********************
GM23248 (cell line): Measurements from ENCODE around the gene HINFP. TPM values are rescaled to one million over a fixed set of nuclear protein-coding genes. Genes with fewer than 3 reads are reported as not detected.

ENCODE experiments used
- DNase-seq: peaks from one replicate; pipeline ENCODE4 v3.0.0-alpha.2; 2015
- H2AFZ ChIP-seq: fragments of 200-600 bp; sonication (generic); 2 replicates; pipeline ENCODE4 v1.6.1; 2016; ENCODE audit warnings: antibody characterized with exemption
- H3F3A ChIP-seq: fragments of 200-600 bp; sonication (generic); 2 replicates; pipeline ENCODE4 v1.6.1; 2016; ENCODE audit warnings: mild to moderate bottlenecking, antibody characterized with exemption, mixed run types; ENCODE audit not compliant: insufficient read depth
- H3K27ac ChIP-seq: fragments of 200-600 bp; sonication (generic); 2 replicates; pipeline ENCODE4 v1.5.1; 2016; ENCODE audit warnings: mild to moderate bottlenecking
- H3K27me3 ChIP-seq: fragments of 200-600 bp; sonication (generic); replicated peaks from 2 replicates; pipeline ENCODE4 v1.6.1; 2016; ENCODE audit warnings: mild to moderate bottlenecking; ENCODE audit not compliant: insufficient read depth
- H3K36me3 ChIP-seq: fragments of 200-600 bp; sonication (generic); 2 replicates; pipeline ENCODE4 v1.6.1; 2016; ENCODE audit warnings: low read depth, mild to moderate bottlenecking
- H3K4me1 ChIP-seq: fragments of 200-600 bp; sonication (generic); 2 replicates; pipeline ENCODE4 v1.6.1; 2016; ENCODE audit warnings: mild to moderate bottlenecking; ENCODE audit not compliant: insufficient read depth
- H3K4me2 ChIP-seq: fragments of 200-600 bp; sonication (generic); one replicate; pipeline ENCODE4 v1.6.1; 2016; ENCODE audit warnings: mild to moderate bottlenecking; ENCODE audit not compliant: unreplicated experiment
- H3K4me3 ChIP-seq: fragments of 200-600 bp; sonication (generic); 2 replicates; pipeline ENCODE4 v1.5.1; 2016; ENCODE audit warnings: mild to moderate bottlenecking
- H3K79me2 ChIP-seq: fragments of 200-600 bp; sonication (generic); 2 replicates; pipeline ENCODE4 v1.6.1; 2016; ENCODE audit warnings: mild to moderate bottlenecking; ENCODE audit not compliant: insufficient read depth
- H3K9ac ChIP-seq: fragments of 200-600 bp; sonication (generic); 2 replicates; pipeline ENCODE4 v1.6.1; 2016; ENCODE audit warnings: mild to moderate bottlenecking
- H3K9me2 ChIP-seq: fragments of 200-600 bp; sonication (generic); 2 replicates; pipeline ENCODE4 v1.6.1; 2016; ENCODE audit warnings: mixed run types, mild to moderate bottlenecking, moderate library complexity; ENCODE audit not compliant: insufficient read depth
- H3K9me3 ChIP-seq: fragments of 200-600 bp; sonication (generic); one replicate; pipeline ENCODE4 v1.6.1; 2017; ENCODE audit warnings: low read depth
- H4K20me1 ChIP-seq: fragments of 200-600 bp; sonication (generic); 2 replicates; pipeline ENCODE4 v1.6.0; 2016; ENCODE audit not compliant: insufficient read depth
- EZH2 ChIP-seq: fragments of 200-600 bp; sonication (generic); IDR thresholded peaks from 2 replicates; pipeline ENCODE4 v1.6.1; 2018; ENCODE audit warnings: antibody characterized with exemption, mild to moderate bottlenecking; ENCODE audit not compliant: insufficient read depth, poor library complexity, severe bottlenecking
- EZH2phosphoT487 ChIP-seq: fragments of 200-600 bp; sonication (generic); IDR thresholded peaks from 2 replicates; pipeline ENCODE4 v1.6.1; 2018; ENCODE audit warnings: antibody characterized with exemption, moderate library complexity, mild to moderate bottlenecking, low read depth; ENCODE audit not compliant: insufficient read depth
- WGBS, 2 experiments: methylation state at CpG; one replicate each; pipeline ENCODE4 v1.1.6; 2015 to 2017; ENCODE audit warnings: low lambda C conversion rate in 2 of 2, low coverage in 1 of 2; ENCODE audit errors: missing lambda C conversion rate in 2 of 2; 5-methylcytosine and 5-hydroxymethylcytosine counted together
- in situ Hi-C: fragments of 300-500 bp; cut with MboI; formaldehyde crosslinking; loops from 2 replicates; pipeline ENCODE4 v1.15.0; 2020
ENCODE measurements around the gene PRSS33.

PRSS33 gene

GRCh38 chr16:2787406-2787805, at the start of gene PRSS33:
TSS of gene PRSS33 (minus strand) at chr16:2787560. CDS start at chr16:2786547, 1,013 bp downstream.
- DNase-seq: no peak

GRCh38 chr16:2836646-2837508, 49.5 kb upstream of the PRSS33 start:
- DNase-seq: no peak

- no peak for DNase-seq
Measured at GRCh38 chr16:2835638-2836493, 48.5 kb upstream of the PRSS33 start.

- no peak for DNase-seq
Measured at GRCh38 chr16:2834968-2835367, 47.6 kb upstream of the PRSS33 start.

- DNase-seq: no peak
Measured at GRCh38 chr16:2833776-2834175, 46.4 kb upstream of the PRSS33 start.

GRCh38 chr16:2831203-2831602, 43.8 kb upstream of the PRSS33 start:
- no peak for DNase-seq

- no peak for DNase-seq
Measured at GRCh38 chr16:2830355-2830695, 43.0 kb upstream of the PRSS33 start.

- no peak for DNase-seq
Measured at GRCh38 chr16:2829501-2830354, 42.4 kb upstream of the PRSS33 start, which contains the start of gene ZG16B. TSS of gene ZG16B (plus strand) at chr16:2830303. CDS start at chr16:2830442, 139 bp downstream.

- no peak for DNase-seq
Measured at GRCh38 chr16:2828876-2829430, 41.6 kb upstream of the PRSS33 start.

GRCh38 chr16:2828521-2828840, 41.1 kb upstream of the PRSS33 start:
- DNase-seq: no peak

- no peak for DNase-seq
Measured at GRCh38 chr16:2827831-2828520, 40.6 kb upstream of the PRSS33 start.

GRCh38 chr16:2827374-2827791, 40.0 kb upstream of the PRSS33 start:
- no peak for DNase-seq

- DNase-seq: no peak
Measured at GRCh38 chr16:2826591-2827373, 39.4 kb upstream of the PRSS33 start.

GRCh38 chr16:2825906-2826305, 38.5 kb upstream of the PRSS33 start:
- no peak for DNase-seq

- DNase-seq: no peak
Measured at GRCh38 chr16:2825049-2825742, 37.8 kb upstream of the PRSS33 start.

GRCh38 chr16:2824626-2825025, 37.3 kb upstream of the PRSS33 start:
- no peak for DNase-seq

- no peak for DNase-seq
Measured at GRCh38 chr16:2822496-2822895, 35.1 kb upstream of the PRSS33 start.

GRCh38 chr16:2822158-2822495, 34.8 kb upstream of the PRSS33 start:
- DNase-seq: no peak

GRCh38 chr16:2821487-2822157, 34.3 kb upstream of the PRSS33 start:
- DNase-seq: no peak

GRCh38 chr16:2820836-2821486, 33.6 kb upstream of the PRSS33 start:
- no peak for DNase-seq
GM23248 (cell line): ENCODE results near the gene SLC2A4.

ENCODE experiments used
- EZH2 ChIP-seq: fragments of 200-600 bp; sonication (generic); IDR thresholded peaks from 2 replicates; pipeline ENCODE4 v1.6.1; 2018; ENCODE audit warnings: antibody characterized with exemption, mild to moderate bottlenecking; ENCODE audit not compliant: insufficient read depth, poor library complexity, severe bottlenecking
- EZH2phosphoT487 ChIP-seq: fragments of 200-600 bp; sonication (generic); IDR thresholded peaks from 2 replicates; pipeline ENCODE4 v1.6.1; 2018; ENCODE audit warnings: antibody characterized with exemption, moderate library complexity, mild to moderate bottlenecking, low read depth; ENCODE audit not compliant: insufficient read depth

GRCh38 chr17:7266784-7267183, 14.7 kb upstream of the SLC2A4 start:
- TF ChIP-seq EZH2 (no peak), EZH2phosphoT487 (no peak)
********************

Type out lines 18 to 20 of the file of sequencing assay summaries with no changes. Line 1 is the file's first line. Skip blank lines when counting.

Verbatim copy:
- EZH2phosphoT487 ChIP-seq: fragments of 200-600 bp; sonication (generic); IDR thresholded peaks from 2 replicates; pipeline ENCODE4 v1.6.1; 2018; ENCODE audit warnings: antibody characterized with exemption, moderate library complexity, mild to moderate bottlenecking, low read depth; ENCODE audit not compliant: insufficient read depth
- WGBS, 2 experiments: methylation state at CpG; one replicate each; pipeline ENCODE4 v1.1.6; 2015 to 2017; ENCODE audit warnings: low lambda C conversion rate in 2 of 2, low coverage in 1 of 2; ENCODE audit errors: missing lambda C conversion rate in 2 of 2; 5-methylcytosine and 5-hydroxymethylcytosine counted together
- in situ Hi-C: fragments of 300-500 bp; cut with MboI; formaldehyde crosslinking; loops from 2 replicates; pipeline ENCODE4 v1.15.0; 2020